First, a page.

SHOULD GAGA BE CRITICIZED OVER NEW SONG “DO WHAT YOU WANT”?

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Yes, that’s the cover of Lady Gaga‘s newest single, “Do What U Want,” which features R. Kelly. And yes, that’s the Mother Monster herself sporting a thong.

It caused quite a stir when it was released last week. The actual song, which was released today (listen below), has as well. For many, they together represent a shift for Gaga; no longer is she just being provocative. Instead, they say, she’s objectifying herself for the sake of shock value and record sales. It’s an interesting concept that has been brought up a lot recently in light of Miley Cirus‘ VMA performance.

Of course, Gaga’s die-hard supporters aren’t having any of it. My girlfriend, who, like Gaga, is of Italian descent and is from Queens, N.Y., adamantly  denied the idea that Gaga was objectifying herself when I asked her about it. The word “objectification,” she said, has “such negative connotations.” She made the case that Gaga was “all about female empowerment” and that being “risque” is an expression of that notion.

I myself am a little more torn on the issue. As a music journalist, I realize that female artists have been using sex as a form of empowerment for years. Madonna, for example, may have seemed like she was objectifying herself when she came out with “Like A Virgin” — and, to be sure, sex was part of its appeal — but she was also singing it as a way to demonstrate that she was in control of her body. For her, the whole idea behind sexuality in music was not so much about dignity as it was about power. And I think the same could be said for a lot of female singers today.

On the other hand, when Gaga sings lyrics like “do what you want with my body,” which makes up the chorus of “Do What U Want,” I can’t help but think that she IS viewing her body as an object, and that’s pretty much the definition of objectification. Also, I’m not sure if putting her own ass — and literally nothing else — on the song’s cover is really a form of empowerment as it is a way to get the song some buzz.

But if you really want my honest opinion, it’s this: I believe people should be concentrating on a number of the song’s other traits first before they concentrate on its cover or even its chorus. For one, it may be one of Gaga’s most danceable singles ever, and that’s saying a lot. The song’s beat, built on a chugging synthesizer rhythm and hard-hitting drums, sounds like an ’80s electro jam souped up on steroids. It reminds me of the production used on the disco-driven songs off the Drive soundtrack, which was primarily put together by French house producers.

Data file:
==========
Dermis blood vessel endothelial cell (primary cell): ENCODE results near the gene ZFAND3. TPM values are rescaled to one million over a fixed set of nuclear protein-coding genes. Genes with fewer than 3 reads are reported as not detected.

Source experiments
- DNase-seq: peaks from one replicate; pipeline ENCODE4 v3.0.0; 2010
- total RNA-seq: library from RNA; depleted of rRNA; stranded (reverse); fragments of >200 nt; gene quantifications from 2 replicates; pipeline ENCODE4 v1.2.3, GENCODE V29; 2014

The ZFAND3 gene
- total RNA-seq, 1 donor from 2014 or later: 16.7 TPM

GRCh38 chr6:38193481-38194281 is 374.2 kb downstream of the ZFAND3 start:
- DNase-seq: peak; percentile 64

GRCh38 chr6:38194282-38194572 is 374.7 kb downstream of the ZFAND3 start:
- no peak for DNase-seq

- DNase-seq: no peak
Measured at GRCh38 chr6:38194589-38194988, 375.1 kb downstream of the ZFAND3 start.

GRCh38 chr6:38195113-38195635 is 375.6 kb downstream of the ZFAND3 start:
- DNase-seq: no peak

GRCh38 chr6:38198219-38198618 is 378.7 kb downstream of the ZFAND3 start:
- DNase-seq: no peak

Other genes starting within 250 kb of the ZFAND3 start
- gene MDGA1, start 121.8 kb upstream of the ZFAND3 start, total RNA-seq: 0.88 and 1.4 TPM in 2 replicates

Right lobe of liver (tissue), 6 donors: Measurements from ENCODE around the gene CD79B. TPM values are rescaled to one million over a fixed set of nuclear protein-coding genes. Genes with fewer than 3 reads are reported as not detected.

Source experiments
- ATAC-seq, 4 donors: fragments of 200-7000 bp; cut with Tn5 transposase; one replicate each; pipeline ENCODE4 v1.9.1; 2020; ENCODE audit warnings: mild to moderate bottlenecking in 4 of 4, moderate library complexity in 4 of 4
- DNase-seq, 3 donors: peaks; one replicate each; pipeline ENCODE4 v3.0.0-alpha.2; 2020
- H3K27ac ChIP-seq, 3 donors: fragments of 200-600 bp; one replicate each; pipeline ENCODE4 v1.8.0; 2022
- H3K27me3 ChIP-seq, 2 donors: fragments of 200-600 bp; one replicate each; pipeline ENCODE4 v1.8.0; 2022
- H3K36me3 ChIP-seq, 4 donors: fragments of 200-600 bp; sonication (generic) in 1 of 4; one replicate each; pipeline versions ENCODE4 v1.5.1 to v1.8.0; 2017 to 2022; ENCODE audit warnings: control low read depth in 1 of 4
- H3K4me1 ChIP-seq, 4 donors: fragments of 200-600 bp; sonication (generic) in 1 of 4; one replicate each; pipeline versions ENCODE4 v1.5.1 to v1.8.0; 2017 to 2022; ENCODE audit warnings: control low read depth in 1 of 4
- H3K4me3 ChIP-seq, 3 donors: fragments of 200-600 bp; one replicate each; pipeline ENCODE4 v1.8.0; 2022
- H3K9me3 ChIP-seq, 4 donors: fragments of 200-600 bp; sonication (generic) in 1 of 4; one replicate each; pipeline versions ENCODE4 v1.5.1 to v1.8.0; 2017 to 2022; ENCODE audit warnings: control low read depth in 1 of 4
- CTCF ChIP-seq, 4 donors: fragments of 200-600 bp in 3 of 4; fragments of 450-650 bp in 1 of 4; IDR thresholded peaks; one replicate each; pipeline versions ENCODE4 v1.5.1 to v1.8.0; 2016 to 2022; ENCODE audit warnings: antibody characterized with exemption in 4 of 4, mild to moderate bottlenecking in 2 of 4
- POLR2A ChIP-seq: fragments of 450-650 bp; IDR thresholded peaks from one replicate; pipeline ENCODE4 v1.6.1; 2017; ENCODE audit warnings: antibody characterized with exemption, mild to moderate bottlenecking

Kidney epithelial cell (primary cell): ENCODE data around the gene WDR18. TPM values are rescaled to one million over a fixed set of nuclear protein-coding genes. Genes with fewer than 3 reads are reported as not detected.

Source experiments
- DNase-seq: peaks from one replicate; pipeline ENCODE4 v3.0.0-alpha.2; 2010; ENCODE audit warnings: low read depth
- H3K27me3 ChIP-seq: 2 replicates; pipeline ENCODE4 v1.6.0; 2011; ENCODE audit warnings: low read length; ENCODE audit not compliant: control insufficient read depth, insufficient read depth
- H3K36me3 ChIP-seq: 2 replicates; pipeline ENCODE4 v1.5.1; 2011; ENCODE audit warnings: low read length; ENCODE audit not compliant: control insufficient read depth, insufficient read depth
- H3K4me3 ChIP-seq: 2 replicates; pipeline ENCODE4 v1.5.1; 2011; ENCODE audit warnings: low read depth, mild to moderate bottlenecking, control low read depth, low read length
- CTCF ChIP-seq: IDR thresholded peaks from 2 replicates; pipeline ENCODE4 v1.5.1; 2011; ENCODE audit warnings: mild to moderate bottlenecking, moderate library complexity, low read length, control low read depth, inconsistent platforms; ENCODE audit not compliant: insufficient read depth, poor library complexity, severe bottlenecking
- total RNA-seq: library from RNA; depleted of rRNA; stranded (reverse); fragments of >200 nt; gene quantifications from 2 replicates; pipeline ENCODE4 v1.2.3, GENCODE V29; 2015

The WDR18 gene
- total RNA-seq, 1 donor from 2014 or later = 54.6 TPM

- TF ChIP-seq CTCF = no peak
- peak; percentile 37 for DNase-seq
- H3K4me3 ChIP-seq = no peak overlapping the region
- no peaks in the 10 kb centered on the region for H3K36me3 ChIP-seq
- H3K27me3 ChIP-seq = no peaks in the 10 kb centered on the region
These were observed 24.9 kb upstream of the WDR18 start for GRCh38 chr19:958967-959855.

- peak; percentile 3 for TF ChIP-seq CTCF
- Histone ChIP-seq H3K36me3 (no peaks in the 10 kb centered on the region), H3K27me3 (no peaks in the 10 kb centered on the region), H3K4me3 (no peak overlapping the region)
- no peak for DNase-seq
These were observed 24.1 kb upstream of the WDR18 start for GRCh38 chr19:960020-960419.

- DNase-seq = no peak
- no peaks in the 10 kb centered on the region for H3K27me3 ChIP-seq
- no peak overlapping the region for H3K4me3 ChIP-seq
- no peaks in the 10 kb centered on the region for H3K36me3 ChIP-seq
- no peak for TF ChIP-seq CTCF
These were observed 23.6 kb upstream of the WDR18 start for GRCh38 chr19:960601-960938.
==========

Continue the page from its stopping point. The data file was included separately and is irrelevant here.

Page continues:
Secondly, Gaga is doing her best Michael Jackson impression here, and it surprisingly works. Her vocal mannerisms, the way she belts the phrase “it makes me want to scream,” even the way she goes into a lightly-sung bridge before the full-on chorus — those are all traits made famous by the King of Pop.  To be clear, most of mainstream music today has some form of MJ influence in it; artists like Justin Timberlake (“Take Back the Night” anyone?) have made a living off it. But it’s not always this apparent, and it’s not always done this well. It’s clear that Gaga has enough charisma and talent to pull it off. That shouldn’t be overlooked.

And how about that R. Kelly, Mr. Trapped In the Closet himself, is featured on the track? Kells is the man when it comes to over-the-top lyrics about sex, and he doesn’t disappoint here: He makes a Marilyn Monroe -JFK reference, calls himself the “green in your blunt” and talks about getting it on in the back of the club. Classic Kells. His voice, as buttery as ever, sounds great over the song’s thumping instrumental and adds even more to its appeal. It should also be noted that he’s singing the same chorus as Gaga, except he’s doing it from the perspective of the one in power. So, it could be argued that he’s being even more objective of women. But I guess that’s nothing new for R. Kelly.

The point is, there’s a lot more to “Do What U Want” than a picture of Gaga’s butt. And despite the fact that the chorus sounds like it’s a declaration of submission, the makeup of the song itself — the beat, the singing, the talent shown — is a declaration of Gaga’s extreme ability as an artist. What could be more empowering than that?

– Reed Jackson for The Untitled Magazine

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